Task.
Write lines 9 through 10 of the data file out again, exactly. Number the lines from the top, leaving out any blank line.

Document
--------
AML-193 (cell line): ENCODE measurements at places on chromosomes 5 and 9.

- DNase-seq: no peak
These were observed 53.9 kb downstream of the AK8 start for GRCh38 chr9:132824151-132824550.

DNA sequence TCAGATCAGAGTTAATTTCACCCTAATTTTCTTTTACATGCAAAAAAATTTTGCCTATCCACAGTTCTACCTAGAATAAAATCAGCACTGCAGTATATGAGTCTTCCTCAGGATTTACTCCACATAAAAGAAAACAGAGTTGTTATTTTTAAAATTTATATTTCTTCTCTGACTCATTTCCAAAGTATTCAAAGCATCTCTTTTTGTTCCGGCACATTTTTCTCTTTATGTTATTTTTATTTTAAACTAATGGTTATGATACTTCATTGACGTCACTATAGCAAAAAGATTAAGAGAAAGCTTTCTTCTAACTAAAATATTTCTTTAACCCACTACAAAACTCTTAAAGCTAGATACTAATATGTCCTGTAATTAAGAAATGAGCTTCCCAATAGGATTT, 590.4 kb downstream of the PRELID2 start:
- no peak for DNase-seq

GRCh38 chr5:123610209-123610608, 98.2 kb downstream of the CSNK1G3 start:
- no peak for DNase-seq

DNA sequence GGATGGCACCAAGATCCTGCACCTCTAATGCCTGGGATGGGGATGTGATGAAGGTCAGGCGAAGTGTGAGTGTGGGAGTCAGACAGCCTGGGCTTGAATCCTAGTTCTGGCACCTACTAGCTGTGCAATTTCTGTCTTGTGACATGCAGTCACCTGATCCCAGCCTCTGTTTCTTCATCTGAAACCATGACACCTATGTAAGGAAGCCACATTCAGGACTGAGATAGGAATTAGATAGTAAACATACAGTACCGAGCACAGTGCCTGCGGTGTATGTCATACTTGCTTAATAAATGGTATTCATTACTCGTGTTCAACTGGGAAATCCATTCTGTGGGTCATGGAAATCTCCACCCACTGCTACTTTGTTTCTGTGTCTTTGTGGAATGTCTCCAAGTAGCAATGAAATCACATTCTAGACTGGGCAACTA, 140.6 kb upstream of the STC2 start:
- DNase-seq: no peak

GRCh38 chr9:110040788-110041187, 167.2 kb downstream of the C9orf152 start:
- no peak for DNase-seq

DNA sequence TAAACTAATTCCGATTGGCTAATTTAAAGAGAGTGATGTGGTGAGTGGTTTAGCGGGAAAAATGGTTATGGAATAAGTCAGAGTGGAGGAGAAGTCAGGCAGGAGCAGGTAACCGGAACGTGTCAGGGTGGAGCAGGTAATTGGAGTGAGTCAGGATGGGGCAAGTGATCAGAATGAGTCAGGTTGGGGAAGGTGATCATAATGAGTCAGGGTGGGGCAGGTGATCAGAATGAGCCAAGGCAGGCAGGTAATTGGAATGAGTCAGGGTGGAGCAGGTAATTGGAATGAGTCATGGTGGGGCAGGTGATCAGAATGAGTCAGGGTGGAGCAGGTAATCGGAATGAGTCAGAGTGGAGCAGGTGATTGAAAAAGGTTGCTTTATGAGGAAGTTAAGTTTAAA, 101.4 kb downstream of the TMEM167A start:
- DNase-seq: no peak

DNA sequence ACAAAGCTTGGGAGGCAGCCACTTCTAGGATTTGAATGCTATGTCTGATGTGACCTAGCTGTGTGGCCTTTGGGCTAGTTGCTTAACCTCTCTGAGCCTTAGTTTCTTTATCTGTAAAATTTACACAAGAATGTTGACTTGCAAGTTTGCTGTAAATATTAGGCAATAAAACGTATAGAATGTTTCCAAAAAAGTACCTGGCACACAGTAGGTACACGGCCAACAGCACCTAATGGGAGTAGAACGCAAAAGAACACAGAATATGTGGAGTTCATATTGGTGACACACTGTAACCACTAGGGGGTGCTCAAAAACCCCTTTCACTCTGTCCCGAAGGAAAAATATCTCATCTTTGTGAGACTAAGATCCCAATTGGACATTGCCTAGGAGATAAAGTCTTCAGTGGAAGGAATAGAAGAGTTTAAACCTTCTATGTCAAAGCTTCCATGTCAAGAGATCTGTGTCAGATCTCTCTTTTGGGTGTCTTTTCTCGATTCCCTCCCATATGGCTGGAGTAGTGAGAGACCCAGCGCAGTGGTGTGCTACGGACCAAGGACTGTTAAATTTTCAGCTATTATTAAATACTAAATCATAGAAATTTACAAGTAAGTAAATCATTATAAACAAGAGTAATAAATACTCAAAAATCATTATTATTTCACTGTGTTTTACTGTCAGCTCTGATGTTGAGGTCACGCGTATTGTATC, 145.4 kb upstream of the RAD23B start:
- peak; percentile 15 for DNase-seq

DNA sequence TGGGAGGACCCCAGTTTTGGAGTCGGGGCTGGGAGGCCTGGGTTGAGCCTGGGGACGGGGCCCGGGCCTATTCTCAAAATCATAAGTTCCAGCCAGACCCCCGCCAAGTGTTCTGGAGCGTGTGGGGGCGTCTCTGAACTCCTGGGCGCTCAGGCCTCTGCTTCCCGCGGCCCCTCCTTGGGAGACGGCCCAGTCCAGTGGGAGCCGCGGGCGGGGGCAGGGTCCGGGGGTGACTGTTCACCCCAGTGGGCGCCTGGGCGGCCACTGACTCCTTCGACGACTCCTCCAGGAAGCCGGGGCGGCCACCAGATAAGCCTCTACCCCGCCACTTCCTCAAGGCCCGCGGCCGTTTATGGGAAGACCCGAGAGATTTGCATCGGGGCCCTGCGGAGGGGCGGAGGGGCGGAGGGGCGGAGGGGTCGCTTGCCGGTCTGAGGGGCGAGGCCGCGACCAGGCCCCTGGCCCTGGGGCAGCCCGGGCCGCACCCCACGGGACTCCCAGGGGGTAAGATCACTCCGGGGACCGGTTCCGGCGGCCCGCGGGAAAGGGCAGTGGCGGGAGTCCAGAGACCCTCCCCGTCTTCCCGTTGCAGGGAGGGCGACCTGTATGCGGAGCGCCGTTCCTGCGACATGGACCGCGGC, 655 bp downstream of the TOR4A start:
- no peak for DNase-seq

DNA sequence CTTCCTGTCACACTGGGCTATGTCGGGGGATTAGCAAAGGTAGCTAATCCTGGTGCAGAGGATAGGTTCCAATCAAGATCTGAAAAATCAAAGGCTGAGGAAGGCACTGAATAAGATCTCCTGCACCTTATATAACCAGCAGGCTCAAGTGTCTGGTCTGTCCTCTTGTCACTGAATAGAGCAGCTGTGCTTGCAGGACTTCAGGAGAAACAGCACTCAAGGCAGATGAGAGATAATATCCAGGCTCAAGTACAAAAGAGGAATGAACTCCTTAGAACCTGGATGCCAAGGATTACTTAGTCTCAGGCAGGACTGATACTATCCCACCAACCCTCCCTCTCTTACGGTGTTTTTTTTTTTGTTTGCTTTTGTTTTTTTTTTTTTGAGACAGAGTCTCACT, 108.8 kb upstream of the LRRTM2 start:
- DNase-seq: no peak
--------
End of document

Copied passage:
- DNase-seq: no peak

GRCh38 chr9:110040788-110041187, 167.2 kb downstream of the C9orf152 start: